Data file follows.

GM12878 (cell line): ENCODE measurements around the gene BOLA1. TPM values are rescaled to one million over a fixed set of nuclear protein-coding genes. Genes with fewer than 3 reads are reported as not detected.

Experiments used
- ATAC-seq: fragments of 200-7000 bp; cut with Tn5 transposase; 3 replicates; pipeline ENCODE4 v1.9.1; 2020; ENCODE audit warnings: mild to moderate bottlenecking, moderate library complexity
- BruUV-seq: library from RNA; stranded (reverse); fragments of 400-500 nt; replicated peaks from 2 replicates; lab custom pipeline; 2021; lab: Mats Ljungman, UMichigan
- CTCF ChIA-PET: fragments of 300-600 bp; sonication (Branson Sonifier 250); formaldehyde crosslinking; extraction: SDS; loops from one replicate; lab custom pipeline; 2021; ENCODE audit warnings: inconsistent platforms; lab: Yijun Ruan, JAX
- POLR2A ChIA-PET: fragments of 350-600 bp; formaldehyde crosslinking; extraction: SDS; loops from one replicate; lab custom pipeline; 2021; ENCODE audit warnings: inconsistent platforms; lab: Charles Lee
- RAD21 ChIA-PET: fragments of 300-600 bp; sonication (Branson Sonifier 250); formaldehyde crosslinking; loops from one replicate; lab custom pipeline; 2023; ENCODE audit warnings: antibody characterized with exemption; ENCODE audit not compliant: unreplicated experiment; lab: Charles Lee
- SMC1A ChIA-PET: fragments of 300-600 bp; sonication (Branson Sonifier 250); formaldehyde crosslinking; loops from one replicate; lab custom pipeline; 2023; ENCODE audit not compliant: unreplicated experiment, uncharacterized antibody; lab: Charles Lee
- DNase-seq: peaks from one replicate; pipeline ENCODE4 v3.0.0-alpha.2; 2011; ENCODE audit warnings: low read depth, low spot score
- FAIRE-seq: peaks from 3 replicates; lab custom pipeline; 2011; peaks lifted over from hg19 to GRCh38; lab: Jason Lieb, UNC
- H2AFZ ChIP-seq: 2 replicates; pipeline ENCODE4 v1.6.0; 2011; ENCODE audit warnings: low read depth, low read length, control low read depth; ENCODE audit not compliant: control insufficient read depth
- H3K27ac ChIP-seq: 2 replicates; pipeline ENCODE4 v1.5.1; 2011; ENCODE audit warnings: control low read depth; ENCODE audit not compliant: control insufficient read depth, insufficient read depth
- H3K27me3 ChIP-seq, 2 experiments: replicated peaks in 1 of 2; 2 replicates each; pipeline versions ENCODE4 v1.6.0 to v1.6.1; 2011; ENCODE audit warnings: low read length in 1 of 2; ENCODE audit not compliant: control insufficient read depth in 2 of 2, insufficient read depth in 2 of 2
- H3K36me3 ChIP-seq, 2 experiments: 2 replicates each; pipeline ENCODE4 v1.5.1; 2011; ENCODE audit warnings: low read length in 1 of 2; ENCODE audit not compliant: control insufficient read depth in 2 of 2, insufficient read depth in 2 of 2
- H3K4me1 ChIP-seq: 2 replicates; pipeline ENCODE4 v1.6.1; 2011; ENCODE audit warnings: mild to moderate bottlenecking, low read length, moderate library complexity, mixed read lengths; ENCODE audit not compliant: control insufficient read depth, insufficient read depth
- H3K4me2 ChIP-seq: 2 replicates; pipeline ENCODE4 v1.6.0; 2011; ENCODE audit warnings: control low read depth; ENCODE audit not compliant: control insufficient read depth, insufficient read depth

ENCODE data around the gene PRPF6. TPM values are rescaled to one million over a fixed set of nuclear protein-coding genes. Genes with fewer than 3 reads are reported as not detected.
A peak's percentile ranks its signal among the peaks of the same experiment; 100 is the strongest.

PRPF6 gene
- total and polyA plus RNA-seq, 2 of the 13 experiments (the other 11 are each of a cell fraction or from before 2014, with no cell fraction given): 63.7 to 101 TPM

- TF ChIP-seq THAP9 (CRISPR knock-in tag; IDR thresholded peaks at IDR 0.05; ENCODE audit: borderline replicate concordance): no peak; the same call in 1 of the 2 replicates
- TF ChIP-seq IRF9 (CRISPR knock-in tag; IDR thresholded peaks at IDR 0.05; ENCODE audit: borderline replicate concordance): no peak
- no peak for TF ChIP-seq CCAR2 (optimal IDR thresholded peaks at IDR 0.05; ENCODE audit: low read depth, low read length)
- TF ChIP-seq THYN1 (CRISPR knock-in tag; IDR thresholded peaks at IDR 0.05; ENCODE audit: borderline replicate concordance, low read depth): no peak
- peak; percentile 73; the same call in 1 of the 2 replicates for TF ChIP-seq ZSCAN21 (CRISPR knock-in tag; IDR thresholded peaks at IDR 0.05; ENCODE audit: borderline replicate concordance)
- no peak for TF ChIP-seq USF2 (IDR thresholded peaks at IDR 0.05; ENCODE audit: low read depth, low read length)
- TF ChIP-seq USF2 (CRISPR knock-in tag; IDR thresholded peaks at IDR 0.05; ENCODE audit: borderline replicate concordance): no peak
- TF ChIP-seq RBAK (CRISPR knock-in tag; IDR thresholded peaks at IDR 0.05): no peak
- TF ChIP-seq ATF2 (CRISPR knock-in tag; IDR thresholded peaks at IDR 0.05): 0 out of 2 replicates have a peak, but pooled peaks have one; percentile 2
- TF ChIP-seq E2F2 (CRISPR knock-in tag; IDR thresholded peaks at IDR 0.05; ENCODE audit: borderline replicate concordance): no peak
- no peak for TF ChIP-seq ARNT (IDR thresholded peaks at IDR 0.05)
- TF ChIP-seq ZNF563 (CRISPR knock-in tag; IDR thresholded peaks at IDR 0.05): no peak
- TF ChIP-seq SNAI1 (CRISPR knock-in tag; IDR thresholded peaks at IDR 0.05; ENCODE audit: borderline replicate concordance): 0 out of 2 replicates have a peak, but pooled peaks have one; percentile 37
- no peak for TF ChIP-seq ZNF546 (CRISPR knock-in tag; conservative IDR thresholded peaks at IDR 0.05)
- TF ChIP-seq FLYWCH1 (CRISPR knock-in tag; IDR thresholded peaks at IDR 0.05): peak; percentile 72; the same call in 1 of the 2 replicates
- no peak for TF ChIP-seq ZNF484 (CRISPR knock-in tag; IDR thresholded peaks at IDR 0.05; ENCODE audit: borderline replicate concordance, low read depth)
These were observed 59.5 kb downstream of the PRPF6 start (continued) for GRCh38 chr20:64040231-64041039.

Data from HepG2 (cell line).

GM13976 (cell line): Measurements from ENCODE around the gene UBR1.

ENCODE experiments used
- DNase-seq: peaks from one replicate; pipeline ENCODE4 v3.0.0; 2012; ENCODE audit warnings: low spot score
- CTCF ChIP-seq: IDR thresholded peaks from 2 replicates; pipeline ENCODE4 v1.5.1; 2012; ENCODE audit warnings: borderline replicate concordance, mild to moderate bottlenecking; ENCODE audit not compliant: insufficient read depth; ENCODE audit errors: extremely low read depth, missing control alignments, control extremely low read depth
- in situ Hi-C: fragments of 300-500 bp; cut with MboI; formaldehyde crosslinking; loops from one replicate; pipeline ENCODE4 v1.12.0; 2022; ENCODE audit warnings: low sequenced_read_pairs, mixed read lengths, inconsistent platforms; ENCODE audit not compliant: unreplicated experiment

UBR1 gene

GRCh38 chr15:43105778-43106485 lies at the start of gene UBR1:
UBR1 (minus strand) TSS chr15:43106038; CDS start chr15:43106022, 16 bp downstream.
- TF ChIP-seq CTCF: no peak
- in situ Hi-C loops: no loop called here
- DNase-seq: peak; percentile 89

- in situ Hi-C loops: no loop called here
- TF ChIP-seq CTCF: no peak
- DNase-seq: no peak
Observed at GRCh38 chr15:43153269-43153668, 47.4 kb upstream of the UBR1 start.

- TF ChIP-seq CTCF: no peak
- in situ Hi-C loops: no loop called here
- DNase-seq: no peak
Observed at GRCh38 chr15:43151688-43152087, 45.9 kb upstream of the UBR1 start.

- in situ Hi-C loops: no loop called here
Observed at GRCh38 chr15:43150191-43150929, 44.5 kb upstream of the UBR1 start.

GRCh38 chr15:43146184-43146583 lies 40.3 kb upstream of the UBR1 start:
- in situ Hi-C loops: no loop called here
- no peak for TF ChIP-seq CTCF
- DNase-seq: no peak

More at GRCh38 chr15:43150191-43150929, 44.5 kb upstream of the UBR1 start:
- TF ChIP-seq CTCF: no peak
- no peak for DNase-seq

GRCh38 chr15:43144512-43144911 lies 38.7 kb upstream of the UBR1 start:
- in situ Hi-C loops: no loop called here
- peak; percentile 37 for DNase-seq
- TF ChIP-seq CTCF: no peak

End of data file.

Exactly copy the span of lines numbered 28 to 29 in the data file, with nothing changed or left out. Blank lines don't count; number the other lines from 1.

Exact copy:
- TF ChIP-seq RBAK (CRISPR knock-in tag; IDR thresholded peaks at IDR 0.05): no peak
- TF ChIP-seq ATF2 (CRISPR knock-in tag; IDR thresholded peaks at IDR 0.05): 0 out of 2 replicates have a peak, but pooled peaks have one; percentile 2